Tasnim – A noted British political scientist and author said 35 countries abstained from a vote at the UN General Assembly against US President Donald Trump’s decision on Jerusalem (al-Quds) out of fear of being punished by Washington.
“Some of the countries which abstained no doubt found it expedient to do so, fearing the wrath of the US if they did. This most capricious and volatile of US presidents is still after nearly a year after taking office still something of an unknown quantity and many countries are still finding their way in relation to dealing with the US during his presidency…,” Professor Jeffrey Haynes told the Tasnim News agency.
Jeffrey Haynes is Emeritus Professor of Politics at London Metropolitan University. He has research interests in several areas, including: religion and international relations; religion and politics; democracy and democratization; and the politics of development. Haynes has more than 230 publications, including over 40 books. Haynes is book series editor of ‘Routledge Studies in Religion & Politics,’ for the major publisher Routledge, UK, which publishes around four books a year, co-editor of the journal, Democratization, published eight times a year by Taylor and Francis, and co-editor of Democratization’s book series, ‘Special Issues and Virtual Special Issues,’ which publishes approximately three volumes a year.
Following is the full text of the interview.
Tasnim: More than 100 countries defied President Donald Trump and voted in favor of a United Nations General Assembly resolution calling for the United States to withdraw its decision to recognize Jerusalem (al-Quds) as Israel’s capital. What’s your take on this?
Haynes: That the US decision was massively unpopular – not least because it was fundamentally against international law and reflective solely of US ‘national interests’ – as seen by Trump and his advisors. However, the fact that 35 countries abstained in the vote suggests that US clout – in particular linked to threats to cut US aid to those who voted against the resolution – was also significant.
Tasnim: Trump had threatened to cut off financial aid to countries that voted in favor. His warning did appear to have some impact with nine countries voting against the resolution and 35 abstaining. A total of 128 countries voted for the resolution. In your opinion, which courtiers abstained from the vote? What’s your take on Trump’s threats?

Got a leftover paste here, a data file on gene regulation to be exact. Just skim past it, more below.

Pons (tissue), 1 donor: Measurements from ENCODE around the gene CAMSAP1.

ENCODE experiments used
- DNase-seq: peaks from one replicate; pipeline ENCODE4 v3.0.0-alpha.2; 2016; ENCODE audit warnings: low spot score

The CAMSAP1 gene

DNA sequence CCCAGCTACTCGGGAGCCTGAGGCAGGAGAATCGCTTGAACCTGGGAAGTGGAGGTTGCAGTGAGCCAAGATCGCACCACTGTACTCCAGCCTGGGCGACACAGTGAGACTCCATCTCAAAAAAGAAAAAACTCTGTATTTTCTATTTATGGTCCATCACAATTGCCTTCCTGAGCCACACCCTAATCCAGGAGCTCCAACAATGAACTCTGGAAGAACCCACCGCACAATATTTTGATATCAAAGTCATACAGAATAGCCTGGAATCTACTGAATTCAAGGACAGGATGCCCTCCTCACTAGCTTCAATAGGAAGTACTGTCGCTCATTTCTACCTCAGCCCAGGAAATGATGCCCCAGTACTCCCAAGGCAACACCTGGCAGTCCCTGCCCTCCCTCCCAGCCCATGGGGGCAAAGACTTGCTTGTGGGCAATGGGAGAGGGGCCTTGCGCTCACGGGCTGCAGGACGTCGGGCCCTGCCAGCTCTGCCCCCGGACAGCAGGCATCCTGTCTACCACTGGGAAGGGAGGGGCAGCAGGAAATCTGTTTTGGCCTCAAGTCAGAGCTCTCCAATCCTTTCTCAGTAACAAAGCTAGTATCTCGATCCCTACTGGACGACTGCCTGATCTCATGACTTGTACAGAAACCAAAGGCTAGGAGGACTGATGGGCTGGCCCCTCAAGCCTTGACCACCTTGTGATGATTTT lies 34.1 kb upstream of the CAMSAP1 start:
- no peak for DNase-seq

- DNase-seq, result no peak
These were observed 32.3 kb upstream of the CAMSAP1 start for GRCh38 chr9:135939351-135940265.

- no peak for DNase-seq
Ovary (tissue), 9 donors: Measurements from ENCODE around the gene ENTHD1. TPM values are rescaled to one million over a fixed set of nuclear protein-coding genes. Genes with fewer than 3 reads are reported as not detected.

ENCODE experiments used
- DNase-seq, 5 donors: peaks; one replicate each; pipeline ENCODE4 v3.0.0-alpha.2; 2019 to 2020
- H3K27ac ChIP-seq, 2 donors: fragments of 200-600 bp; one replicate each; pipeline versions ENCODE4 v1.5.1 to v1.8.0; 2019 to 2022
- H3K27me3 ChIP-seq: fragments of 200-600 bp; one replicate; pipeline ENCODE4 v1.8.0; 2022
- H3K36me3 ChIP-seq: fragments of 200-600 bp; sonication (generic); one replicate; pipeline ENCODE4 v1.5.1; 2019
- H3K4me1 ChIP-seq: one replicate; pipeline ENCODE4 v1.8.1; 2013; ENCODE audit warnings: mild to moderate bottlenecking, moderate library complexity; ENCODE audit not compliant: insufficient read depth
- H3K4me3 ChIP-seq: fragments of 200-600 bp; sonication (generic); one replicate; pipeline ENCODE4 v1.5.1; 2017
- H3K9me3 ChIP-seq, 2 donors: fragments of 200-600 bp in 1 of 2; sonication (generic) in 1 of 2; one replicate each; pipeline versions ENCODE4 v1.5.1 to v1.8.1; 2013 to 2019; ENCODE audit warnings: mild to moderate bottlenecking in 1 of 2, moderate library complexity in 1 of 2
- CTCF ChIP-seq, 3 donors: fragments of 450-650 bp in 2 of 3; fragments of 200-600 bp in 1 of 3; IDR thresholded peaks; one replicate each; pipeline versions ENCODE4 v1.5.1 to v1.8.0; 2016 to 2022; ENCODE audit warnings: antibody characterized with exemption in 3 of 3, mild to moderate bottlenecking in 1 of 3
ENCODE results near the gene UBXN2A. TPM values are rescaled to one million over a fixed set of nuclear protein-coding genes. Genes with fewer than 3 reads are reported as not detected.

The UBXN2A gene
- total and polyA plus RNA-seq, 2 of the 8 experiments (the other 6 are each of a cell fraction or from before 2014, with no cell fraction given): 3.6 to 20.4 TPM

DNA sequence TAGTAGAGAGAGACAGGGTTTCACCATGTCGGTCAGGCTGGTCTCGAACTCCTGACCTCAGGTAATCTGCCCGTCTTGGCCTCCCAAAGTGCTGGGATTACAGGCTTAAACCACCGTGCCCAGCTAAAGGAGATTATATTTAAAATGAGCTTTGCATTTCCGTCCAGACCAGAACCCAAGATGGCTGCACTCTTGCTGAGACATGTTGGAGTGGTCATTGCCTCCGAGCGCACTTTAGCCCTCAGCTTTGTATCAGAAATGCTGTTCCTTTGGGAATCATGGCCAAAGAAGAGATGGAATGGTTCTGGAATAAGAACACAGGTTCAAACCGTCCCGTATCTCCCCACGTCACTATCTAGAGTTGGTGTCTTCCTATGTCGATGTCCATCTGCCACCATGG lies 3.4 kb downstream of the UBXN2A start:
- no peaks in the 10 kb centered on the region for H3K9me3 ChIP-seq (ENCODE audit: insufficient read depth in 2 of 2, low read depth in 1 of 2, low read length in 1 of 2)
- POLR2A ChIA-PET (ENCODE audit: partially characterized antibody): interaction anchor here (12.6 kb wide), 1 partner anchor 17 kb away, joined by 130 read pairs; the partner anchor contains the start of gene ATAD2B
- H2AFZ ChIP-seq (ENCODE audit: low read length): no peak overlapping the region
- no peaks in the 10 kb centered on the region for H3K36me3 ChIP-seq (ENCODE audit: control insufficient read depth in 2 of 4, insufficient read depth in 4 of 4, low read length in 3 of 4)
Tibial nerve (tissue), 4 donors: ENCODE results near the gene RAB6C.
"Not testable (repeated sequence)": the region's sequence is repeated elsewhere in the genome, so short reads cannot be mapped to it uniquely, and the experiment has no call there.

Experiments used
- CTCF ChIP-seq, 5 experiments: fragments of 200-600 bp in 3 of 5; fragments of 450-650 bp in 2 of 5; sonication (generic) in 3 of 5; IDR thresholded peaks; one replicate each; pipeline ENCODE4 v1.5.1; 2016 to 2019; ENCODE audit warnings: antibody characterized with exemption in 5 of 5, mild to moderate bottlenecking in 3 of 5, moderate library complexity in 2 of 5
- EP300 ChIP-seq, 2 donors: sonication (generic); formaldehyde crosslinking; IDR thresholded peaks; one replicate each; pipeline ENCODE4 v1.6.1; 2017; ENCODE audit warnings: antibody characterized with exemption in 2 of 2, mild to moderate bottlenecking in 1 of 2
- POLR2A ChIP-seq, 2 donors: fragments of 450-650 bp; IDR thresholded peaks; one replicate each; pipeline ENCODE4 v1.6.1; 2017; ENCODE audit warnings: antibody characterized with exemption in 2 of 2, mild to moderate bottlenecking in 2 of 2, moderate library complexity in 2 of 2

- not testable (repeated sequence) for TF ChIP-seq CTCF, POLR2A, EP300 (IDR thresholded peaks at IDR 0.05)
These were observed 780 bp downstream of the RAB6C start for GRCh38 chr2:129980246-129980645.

Haynes: Some of the countries which abstained no doubt found it expedient to do so, fearing the wrath of the US if they did. This most capricious and volatile of US presidents is still after nearly a year after taking office still something of an unknown quantity and many countries are still finding their way in relation to dealing with the US during his presidency. But the ‘ripping up’ of international law by the US is very worrisome for many of the countries that abstained.
Tasnim: What might the future hold about the situation in the occupied territories?
Haynes: More of the same. The Turkish decision to locate its embassy in East Jerusalem will keep the focus on the issue a little longer but the fact of the matter is that the ‘international community’ has made very little – if any – progress on the issue: ‘compelling’ Israel to obey international law in relation to the occupied territories. This is for two reasons: a weak, divided and unfocused ‘international community’ and unwavering US (and EU) support for Israel which makes successive Israeli regimes- strongly backed by Israeli public opinion – continue to defy both international law and international opinion.